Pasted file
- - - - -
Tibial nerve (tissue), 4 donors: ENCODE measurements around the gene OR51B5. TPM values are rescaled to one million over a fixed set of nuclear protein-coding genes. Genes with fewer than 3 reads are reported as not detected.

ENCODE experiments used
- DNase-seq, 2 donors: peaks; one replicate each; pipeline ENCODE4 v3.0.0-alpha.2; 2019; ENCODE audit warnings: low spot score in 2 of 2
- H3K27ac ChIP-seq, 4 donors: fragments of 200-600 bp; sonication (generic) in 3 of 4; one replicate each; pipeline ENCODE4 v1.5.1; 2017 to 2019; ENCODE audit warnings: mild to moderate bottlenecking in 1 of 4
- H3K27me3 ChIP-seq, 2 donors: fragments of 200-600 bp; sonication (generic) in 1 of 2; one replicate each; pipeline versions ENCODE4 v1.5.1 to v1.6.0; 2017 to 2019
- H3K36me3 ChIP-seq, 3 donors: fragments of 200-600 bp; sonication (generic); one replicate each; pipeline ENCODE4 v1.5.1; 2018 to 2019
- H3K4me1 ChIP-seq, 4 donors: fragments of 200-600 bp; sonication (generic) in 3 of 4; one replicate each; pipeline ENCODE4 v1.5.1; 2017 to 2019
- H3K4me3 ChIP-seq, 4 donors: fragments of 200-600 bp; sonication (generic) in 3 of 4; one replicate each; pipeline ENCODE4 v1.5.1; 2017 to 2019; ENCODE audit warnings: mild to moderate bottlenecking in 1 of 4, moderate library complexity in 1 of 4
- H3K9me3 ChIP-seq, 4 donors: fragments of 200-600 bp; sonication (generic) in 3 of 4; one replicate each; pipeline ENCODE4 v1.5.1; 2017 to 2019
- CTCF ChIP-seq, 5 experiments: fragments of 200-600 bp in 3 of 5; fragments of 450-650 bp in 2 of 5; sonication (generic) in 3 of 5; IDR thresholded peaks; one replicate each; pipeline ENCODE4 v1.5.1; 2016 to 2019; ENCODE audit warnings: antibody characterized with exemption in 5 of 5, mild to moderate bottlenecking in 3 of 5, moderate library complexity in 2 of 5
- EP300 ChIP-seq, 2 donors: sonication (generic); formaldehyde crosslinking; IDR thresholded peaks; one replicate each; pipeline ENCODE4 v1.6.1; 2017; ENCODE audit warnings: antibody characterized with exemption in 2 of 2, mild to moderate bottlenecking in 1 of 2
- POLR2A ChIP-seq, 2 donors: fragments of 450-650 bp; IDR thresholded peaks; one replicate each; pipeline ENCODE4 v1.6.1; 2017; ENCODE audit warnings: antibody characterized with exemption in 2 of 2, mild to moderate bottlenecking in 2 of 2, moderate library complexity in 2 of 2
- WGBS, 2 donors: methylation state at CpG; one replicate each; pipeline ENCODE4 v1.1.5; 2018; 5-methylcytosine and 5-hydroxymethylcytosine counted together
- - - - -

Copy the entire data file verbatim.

Tibial nerve (tissue), 4 donors: ENCODE measurements around the gene OR51B5. TPM values are rescaled to one million over a fixed set of nuclear protein-coding genes. Genes with fewer than 3 reads are reported as not detected.

ENCODE experiments used
- DNase-seq, 2 donors: peaks; one replicate each; pipeline ENCODE4 v3.0.0-alpha.2; 2019; ENCODE audit warnings: low spot score in 2 of 2
- H3K27ac ChIP-seq, 4 donors: fragments of 200-600 bp; sonication (generic) in 3 of 4; one replicate each; pipeline ENCODE4 v1.5.1; 2017 to 2019; ENCODE audit warnings: mild to moderate bottlenecking in 1 of 4
- H3K27me3 ChIP-seq, 2 donors: fragments of 200-600 bp; sonication (generic) in 1 of 2; one replicate each; pipeline versions ENCODE4 v1.5.1 to v1.6.0; 2017 to 2019
- H3K36me3 ChIP-seq, 3 donors: fragments of 200-600 bp; sonication (generic); one replicate each; pipeline ENCODE4 v1.5.1; 2018 to 2019
- H3K4me1 ChIP-seq, 4 donors: fragments of 200-600 bp; sonication (generic) in 3 of 4; one replicate each; pipeline ENCODE4 v1.5.1; 2017 to 2019
- H3K4me3 ChIP-seq, 4 donors: fragments of 200-600 bp; sonication (generic) in 3 of 4; one replicate each; pipeline ENCODE4 v1.5.1; 2017 to 2019; ENCODE audit warnings: mild to moderate bottlenecking in 1 of 4, moderate library complexity in 1 of 4
- H3K9me3 ChIP-seq, 4 donors: fragments of 200-600 bp; sonication (generic) in 3 of 4; one replicate each; pipeline ENCODE4 v1.5.1; 2017 to 2019
- CTCF ChIP-seq, 5 experiments: fragments of 200-600 bp in 3 of 5; fragments of 450-650 bp in 2 of 5; sonication (generic) in 3 of 5; IDR thresholded peaks; one replicate each; pipeline ENCODE4 v1.5.1; 2016 to 2019; ENCODE audit warnings: antibody characterized with exemption in 5 of 5, mild to moderate bottlenecking in 3 of 5, moderate library complexity in 2 of 5
- EP300 ChIP-seq, 2 donors: sonication (generic); formaldehyde crosslinking; IDR thresholded peaks; one replicate each; pipeline ENCODE4 v1.6.1; 2017; ENCODE audit warnings: antibody characterized with exemption in 2 of 2, mild to moderate bottlenecking in 1 of 2
- POLR2A ChIP-seq, 2 donors: fragments of 450-650 bp; IDR thresholded peaks; one replicate each; pipeline ENCODE4 v1.6.1; 2017; ENCODE audit warnings: antibody characterized with exemption in 2 of 2, mild to moderate bottlenecking in 2 of 2, moderate library complexity in 2 of 2
- WGBS, 2 donors: methylation state at CpG; one replicate each; pipeline ENCODE4 v1.1.5; 2018; 5-methylcytosine and 5-hydroxymethylcytosine counted together